Chapel Hill, compared with 36.11
percent for the houses.
By 1984, those numbers had risen
to 6.49 percent for multi-family and
41.74 percent for single-family
dwellings, or a one-to-six ratio.
Eighty-five percent of the appli
cations the town council received in
1984 and 1985 have been for multi
family houses, Chapel Hill Develop
ment Director David Roesler said.
The most densely populated areas
of Chapel Hill are adjacent to
campus, with 33 people living per
acre in some places. On the average.
h. .hii.hicii-...i-ii .w m, t i Mm t,.ii.
DTH Larry Childress
the ball in UNC's 96-78 victory
Gerber starts campaign
for the DTH editorship
By MARIA HAREN
Jill Gerber, a junior journalism
major from Charlotte, has
announced her candidacy , for The
Daily Tar Heel editorship.
Gerber, who was co-editor of The
1986 Summer Tar Heel, began
writing for the paper her freshman
year and has served as state and
national editor for the past year.
"I know how the Tar Heel works,"
she said. "If I am elected, the
transition to editor would be pretty
easy. At least I wouldn't be jumping
in there blind."
Bringing the paper back to the
campus is the theme of her cam
paign, Gerber said.
"1 really want to hear what people
think about the Tar Heel because it's
a student newspaper first," she said.
Gerber said she also wanted to make
sure that the paper looked good, that
the stories were accurate and that
people would want to read it.
there are 3.60 people per acre in
Chapel Hill a little lower than the
3.99 people per acre in Raleigh but
higher than the 3.37 in Durham.
Ralph Wilman, chairman of the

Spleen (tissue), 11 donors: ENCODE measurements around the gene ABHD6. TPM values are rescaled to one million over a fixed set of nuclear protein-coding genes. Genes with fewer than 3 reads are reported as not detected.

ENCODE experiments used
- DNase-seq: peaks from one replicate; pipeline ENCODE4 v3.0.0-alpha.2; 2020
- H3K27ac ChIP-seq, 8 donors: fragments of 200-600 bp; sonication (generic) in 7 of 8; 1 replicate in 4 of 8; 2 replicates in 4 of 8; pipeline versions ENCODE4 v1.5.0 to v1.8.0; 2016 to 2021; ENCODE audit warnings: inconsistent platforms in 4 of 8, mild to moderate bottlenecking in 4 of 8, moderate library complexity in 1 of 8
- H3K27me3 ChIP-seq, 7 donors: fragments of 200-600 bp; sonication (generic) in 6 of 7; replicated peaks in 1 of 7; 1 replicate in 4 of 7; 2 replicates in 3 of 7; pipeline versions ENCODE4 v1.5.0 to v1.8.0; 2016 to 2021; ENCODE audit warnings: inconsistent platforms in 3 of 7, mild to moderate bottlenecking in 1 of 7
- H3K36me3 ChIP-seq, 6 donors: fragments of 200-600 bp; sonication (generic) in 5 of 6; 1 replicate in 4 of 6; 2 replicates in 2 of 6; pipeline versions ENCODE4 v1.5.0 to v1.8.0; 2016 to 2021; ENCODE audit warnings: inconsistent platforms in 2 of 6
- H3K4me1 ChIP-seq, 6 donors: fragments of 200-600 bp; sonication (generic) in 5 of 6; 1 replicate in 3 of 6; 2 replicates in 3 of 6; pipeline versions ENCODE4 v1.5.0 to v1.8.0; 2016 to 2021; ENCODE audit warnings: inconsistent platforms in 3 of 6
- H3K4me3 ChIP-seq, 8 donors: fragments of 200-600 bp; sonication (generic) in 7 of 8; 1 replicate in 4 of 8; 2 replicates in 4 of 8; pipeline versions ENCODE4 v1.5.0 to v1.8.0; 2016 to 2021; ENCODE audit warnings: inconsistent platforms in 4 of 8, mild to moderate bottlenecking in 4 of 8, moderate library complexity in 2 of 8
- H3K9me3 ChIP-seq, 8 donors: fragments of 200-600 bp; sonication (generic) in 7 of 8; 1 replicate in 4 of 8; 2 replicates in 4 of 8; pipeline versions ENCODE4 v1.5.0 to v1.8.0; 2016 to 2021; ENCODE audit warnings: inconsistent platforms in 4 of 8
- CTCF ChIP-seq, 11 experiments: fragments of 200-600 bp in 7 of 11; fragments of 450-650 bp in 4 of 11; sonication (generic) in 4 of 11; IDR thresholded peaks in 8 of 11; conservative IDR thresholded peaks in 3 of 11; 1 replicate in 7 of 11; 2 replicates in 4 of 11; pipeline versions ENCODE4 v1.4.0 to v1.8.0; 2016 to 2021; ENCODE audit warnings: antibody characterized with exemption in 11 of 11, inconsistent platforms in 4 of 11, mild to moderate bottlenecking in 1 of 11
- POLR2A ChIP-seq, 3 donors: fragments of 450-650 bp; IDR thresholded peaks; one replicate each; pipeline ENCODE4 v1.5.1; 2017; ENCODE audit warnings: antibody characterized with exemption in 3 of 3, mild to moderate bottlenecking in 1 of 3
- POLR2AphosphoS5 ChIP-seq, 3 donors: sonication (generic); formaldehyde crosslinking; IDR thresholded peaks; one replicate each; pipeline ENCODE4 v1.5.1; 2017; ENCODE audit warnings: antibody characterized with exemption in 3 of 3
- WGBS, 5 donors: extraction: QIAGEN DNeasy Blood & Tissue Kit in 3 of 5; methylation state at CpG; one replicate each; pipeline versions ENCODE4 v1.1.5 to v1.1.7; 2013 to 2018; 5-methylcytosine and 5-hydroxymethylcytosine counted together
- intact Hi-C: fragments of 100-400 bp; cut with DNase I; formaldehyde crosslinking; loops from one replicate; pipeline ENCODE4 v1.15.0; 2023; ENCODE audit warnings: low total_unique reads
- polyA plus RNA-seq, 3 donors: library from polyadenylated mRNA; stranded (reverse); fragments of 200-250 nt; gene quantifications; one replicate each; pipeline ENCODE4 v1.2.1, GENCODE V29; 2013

Chapel Hill Preservation Society,
remembers when the first apartments
came to Chapel Hill.
"At that time (early '50s), Glen
Lennox apartments were the only
available complex in Chapel Hill,"
he said. "At that point, some people
became concerned about the town's
Endangering the atmosphere
Chapel Hill's building maturation
has upset some long-term residents.
"A lot of groups are opposed to
further development, and many are
particularly anti-growth toward
multi-family complexes," said devel
oper, builder and realtor Carol Ann
Zinn. "Most would like to see Chapel
Hill as it was seven to ten years ago,
with less traffic, more quiet and a
more village-like atmosphere."
"A lot of Northern migrants don't
want to see happen to Chapel Hill
what happened to their own towns
in the North," she said.
m mi.MMmiin ujftnfc ii.iiiMiij,ia4)jiii
By TOM CAMP
Students may have to pay an extra
dollar for athletic and entertainment
tickets in 1987 to pay for scholar
ships and student aid funds, admin
That resolution, which must be
approved by various campus offi
cials by April 10, was part of a task
force committee's annual report
submitted to the Faculty Council
The Task Force Committee on
Scholarships recommended various
sources to meet the "immediate crisis
and provide funds in the short-term
for additional scholarship resour
ces." The extra dollar in tickets
would give the University an extra
Other money could come from
increasing allocation from Student
Stores profits and adding a special
designation for scholarships on